Our article will help you avoid the most common (and costly) rental property mistakes that private landlords make
Not lodging a tenant’s deposit in the correct place
Most letting agents will lodge the tenants deposit on your behalf under their full property management service as this service is designed for landlords who want a hands-off approach for their rental property. The amount that can be charged as a deposit cannot be more than two months’ rent. For example, if the rent is £500 a month, you cannot ask for more than a £1000 deposit. The deposit can be used to cover costs, so you do not have to pay them. The Deposit will protect you against any damage to your rental property and any cleaning costs if the property has been left in poor condition.
You must lodge the deposit within 30 working days of the tenancy starting. There are three tenancy deposit scheme providers to choose from in Scotland:
If you do not use a tenancy deposit scheme your tenant can apply to the First-Tier Tribunal for Scotland (Housing and Property Chamber), either during the tenancy or up to three months after it ends. The Tribunal can order you to pay up to 3 times the deposit to your tenant.
Not allowing ‘Quiet Enjoyment’
A tenant has a right to ‘possession’ of the property. This means that they have the right to live there and to stop other people from entering without permission. This means they have the right to prevent people from entering their home and to be left alone by other people Under the Private Residential Tenancy Agreement in Scotland, there is a clause stating that landlords must give their tenants 24 hours’ notice to request access to the property for good reasons (such as repairs, routine quarterly inspections)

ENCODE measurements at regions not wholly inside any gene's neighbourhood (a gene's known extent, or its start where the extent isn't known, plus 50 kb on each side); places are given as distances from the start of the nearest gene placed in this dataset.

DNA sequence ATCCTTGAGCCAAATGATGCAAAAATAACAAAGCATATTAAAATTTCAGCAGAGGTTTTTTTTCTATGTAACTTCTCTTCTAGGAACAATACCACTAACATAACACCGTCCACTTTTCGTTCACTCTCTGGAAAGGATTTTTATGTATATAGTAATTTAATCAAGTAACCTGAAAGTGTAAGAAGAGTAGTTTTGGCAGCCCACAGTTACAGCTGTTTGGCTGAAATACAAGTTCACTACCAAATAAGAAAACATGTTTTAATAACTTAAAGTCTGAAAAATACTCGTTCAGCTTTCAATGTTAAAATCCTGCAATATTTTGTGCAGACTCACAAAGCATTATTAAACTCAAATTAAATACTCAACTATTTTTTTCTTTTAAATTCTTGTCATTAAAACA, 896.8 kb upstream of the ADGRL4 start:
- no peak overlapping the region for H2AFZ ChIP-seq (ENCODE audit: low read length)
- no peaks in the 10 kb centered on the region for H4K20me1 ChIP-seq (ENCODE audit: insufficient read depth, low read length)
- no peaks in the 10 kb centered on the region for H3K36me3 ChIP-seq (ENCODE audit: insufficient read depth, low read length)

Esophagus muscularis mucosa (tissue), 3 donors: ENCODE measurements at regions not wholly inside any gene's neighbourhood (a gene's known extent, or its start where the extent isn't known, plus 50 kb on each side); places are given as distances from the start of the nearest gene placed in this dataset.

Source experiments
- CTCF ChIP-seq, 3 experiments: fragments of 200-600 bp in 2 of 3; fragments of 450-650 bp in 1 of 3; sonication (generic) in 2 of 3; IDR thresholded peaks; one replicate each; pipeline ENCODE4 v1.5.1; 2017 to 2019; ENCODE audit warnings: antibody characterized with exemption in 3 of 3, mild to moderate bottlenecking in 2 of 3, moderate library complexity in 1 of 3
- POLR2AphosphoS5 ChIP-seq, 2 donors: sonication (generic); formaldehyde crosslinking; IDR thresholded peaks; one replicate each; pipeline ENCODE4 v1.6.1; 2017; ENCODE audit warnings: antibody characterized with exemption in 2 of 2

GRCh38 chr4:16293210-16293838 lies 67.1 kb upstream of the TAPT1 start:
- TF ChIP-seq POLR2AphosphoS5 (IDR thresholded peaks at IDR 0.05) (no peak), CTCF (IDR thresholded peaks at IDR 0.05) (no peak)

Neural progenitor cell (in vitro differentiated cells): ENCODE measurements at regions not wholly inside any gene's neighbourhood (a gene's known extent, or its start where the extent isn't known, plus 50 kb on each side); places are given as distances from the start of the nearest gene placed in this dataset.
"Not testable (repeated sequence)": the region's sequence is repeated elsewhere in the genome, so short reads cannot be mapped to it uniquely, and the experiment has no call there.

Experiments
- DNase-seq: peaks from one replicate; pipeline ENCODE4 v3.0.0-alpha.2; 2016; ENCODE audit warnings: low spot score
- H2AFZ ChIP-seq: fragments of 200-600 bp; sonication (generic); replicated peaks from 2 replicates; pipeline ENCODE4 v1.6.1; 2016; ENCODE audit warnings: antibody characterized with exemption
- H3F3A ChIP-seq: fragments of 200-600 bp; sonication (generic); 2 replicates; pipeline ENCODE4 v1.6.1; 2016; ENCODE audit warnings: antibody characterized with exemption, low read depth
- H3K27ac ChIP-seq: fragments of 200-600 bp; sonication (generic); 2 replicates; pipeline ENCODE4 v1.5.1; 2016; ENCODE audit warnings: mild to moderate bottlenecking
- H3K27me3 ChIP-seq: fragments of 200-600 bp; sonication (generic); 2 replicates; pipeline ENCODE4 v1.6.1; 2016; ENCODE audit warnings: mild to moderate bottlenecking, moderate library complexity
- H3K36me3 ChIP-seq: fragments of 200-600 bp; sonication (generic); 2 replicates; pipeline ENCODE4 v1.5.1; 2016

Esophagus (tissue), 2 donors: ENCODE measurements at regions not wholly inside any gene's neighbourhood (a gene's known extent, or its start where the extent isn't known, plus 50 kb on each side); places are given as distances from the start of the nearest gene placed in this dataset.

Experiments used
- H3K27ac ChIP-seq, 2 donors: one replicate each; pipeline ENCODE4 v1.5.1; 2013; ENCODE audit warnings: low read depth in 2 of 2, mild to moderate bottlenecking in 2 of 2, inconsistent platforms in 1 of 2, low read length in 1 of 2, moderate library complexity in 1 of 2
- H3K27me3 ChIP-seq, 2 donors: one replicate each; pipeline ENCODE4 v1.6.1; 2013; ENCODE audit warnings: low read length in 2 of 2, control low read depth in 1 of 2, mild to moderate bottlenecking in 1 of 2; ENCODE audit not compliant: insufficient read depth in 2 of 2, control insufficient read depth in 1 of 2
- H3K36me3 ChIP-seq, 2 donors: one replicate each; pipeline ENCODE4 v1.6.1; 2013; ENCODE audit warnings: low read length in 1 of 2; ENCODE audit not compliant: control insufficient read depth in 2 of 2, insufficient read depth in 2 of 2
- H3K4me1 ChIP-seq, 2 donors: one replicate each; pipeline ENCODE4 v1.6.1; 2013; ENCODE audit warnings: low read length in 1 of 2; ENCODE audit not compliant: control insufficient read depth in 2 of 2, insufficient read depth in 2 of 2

Charging prospective tenants illegal fees ‘Illegal premiums’ include charges for registering with the letting agency, charges for credit checks, and administration fees. Any fees charged by the landlord to create or renew a tenancy agreement are also illegal.
Some Landlords and Letting Agencies are still asking prospective tenants for a ‘key money’ or a ‘holding deposit’ to secure the property a prospective tenant wishes to apply for. If the landlord doesn’t refund this deposit at the start of the tenancy or if you decide not to take the tenancy it becomes an illegal fee, also known as a premium.
A tenant can ask the landlord or letting agency to repay these fees up to 5 years after the tenancy has ended and if the landlord refuses, court action can be taken.
Not providing the correct Tenancy Agreement
A new type of tenancy called a private residential tenancy has replaced assured and short assured tenancies in Scotland. Every new tenancy from 1 December 2017 is a Private Residential Tenancy as long as the:
- tenant lives in it as their only or main home
- tenancy is not excluded under schedule 1 of the Private Housing (Tenancies) Act
- property is let to a person as a separate dwelling
Assured and short assured tenancies which began before 1 December 2017 can continue until they’re ended by you or your tenant. If your tenant’s Short-Assured tenancy is renewing on a contractual basis this can continue to renew under the Housing (Scotland) Act 1988 until either you or the tenant brings it to an end.
Not creating an Inventory Report for your rental property